Referring now to the drawings and in particular to FIG. 1, there is illustrated a block diagram of a system for locating a mobile device within an indoor environment, in accordance with a preferred embodiment of the present invention, As shown, a system 100 includes multiple transmitters 101-103, a server 106 and a time synchronization source 107. Server 106 can be connected to transmitters 101403 via a network 105, as shown, or connected to transmitters 101-103 directly, Transmitters 101-103 can asynchronously emit ultrasound signals 108-110, respectively, in the frequency range between 19-24 KHz at known time-offsets. Transmitters 101-103 may be grouped and time synchronized to time synchronization source 107. Time synchronization source 107 may achieve synchronization among transmitters 101-103 and a mobile device 104 via wires or wirelessly. Transmitters 101-103 are also equipped with radios for periodically broadcasting radio signals, such as Bluetooth signals or WiFi signals, containing transmitter identifier (ID) or timing information to deduce a transmitter identifier.

Referring now to the drawings and in particular to FIG. 1, there is illustrated a block diagram of a system for locating a mobile device within an indoor environment, in accordance with a preferred embodiment of the present invention. As shown, a system 100 includes multiple transmitters 101-103, a server 106 and a time synchronization source 107. Server 106 can be connected to transmitters 101-103 via a network 105, as shown, or connected to transmitters 101-103 directly. Transmitters 101-103 can asynchronously emit ultrasound signals 108-110, respectively, in the frequency range between 19-24 KHz at known time-offsets. Transmitters 101-103 may be grouped and time synchronized to time synchronization source 107. Time synchronization source 107 may achieve synchronization among transmitters 101-103 and a mobile device 104 via wires or wirelessly. Transmitters 101-103 are also equipped with radios for periodically broadcasting radio signals 118-120, such as Bluetooth signals, containing transmitter identifier (ID) or timing information to deduce a transmitter identifier.

Ultrasound signals 108-110 are identifiable and can be decoded by mobile device 104 and/or server 106. If mobile device 104 is tightly time synchronized to transmitters 101-103, a time-of-flight (TOP) ranging technique can be employed, But in order to avoid the requirement of mobile device 104 to be tightly synchronized with transmitters 101-103, a TDOA pseudo-ranging technique can be utilized.

The location of each of transmitters 101-103 is known from a mapping between each. transmitter ID and its physical location, which can be determined by the system's owner or determined automatically at runtime through measurement or using techniques such as Simultaneous Localization and Mapping (SLAM). A database of the. ID-to-location mapping for transmitters 101-103 may be stored in server 106 or mobile receiver 104, which can be accessed via network 105. Alternatively, mobile device 104 can determine the positions of transmitters 101-103 based on the presence, and optionally, based on relative Received Signal Strength. Indicator (RSSI) levels of modulated ultrasound signals 108-110 as received by mobile device 104.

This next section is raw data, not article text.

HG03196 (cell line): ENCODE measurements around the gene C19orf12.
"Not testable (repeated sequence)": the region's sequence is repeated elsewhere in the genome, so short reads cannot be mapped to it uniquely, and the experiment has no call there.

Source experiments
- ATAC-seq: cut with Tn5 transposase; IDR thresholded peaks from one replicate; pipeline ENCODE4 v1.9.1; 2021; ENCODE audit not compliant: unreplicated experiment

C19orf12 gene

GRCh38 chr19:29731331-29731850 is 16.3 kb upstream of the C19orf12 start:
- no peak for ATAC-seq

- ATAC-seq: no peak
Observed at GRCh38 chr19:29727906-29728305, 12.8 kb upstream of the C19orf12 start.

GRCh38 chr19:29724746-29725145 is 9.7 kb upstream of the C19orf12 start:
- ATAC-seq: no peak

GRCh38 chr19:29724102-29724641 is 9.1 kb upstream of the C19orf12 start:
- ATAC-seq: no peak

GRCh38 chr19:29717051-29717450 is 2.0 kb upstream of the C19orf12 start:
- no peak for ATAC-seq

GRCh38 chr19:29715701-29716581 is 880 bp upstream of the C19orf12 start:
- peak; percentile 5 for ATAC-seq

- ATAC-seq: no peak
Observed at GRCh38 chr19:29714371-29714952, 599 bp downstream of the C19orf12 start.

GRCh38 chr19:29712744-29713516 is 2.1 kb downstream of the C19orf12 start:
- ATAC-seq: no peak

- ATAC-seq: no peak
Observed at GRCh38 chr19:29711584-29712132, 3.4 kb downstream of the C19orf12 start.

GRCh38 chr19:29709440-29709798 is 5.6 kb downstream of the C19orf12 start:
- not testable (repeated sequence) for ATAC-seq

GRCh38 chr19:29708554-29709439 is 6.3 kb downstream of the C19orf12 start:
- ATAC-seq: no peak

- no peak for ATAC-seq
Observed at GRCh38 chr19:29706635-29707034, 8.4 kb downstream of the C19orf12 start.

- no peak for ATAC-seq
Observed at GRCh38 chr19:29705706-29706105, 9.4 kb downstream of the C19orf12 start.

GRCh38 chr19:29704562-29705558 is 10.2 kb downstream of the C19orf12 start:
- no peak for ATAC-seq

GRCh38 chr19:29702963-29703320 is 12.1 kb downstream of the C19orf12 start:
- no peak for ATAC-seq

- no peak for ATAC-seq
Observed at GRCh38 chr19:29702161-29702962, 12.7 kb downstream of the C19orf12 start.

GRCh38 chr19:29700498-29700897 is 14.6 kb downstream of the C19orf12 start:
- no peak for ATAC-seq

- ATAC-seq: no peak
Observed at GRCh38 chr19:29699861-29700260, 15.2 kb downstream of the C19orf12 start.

As an example, mobile device 104 can time synchronize with transmitters 101 and 102 as follows, Transmitters 101 and 102, which are equipped with Bluetooth radios BR1 and BR2, respectively, periodically emit ultrasound signals 108 and 109, respectively, to mobile device 104. Synchronized with the transmission of ultrasound signal 108, both transmitters 101 and 102 begin transmitting Bluetooth packet sequences BP1 and BP2, which include Bluetooth advertisement packets containing a counter value that increases with each successive packet. The counter value in each successive packet is denotes the time that has elapsed since the transmission of ultrasound signal 108, so a possible sequence will, begin with counter value t+0, then counter value t+1, then counter value t+2, etc. Mobile device 104 begins to listen on its Bluetooth radio BR3 asynchronously at time t+0 and receives at least one Bluetooth packet from Bluetooth packet sequences BP1 and/or BP2. Mobile device 104 extracts the counter value contained in the Bluetooth packets and adjust its clock to time synchronize with transmitters 101 and 102 based on the extracted counter value. Alternately, other time synchronization methods such as using the Network Time Protocol (NTP), GPS timing signals or cell tower timing signals may also be employed.

Since transmitters 101-103 are substantially identical to each other; thus, only transmitter 101 is further described in details.

With reference now to FIG. 2, there is illustrated a detailed block diagram of transmitter 101, in accordance with a preferred embodiment of the present invention. As shown, transmitter 101 includes a processor 201, a memory 204, a dock 202, an amplifier 206 and a speaker 207, Optionally, transmitter 101 may also include a network interface 203, a thermometer 210, a digital-to-analog converter (DAC) 205, an analog-to-digital converter (ADC) 208 and a microphone 209.